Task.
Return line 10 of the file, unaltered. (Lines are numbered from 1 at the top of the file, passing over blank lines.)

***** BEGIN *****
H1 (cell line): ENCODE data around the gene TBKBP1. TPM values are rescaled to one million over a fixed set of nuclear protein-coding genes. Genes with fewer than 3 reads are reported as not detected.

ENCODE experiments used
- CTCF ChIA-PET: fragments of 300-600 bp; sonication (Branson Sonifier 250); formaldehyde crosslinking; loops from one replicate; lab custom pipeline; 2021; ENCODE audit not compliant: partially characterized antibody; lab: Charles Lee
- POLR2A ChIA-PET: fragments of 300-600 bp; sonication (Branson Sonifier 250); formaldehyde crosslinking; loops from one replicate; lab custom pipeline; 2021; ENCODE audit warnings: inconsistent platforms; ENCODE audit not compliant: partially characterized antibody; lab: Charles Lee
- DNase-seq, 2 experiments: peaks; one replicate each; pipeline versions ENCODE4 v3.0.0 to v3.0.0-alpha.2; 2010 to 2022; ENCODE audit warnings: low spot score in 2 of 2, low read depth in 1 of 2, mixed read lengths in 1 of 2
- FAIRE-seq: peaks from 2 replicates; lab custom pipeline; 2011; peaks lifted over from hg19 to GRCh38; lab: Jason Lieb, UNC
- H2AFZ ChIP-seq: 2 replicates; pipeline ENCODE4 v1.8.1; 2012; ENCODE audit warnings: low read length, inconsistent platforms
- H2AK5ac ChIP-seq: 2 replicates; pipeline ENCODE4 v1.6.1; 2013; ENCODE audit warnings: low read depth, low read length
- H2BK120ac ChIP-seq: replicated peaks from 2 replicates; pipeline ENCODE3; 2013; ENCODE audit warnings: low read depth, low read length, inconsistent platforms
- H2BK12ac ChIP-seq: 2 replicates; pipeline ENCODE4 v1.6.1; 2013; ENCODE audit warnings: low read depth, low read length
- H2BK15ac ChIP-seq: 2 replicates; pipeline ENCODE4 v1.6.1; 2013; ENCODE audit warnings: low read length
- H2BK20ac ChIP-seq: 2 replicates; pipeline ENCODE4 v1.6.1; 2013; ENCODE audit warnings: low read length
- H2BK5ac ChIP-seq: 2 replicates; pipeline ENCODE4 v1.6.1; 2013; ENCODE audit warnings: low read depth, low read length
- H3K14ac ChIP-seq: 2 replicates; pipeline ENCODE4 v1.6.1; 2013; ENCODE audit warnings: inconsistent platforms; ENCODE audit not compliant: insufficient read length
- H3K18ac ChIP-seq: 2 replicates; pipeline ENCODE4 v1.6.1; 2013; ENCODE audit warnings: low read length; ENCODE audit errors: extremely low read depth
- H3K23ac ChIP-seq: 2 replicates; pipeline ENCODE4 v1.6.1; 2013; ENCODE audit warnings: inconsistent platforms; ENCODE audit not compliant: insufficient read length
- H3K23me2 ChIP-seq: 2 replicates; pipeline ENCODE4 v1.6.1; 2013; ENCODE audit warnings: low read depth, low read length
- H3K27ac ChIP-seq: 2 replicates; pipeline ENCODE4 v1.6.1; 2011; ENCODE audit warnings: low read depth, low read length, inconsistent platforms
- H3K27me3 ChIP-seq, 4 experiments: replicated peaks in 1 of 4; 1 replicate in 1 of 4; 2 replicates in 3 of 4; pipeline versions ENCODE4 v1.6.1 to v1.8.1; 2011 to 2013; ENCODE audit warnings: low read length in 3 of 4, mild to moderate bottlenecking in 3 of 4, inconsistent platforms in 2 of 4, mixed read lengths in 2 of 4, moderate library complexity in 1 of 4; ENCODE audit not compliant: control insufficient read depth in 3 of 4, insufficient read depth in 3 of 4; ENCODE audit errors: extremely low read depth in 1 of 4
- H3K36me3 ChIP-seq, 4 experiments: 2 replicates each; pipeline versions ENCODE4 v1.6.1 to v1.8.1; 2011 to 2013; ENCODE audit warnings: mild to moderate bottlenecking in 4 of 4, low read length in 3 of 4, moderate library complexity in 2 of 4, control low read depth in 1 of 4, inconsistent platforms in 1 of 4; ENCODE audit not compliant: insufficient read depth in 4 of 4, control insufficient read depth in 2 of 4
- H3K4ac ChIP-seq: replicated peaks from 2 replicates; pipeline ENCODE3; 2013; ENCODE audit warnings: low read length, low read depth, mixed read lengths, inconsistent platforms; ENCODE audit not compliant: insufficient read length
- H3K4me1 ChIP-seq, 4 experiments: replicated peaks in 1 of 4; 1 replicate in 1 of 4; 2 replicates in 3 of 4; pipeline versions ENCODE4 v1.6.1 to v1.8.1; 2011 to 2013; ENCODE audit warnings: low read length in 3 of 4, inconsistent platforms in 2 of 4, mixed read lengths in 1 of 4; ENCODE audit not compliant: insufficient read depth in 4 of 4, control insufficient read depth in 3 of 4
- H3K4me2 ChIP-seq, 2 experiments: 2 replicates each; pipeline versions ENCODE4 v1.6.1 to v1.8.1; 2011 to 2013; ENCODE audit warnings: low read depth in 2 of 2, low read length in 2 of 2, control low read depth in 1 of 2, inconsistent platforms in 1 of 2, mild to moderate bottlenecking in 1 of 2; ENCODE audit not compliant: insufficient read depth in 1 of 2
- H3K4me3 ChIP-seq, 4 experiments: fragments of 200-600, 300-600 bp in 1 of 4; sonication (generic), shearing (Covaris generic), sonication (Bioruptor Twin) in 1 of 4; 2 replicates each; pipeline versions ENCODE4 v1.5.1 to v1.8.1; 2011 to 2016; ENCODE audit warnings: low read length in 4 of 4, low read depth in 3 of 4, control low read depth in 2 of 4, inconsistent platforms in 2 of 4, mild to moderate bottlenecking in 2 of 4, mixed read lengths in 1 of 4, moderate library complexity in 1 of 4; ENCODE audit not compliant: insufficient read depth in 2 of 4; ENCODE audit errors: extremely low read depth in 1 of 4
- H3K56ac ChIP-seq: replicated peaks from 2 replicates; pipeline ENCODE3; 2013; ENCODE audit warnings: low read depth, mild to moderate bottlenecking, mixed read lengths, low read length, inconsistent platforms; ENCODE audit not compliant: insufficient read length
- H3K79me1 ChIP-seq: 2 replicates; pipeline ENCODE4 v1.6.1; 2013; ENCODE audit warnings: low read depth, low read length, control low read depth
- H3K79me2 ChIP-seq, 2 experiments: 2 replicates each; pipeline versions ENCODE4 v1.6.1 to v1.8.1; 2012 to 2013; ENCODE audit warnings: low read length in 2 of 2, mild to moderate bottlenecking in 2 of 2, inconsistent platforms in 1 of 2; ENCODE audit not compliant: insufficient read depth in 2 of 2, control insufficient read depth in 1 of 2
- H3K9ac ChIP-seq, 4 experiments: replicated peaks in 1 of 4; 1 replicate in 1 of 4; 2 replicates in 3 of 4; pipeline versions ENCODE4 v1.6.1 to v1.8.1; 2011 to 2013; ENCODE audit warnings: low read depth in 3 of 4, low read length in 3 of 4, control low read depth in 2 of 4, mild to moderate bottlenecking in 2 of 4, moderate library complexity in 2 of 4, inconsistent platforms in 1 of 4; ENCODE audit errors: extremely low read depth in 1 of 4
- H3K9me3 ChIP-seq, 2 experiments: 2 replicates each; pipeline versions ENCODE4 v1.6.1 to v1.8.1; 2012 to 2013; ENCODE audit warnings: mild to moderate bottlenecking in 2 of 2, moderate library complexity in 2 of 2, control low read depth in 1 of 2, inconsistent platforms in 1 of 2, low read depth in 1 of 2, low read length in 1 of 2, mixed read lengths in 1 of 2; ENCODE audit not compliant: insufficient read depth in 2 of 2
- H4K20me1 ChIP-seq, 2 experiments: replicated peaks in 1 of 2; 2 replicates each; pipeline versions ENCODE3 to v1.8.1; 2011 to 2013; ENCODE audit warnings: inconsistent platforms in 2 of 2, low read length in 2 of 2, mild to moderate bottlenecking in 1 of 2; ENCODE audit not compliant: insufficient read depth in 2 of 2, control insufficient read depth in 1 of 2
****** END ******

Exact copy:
- H2BK12ac ChIP-seq: 2 replicates; pipeline ENCODE4 v1.6.1; 2013; ENCODE audit warnings: low read depth, low read length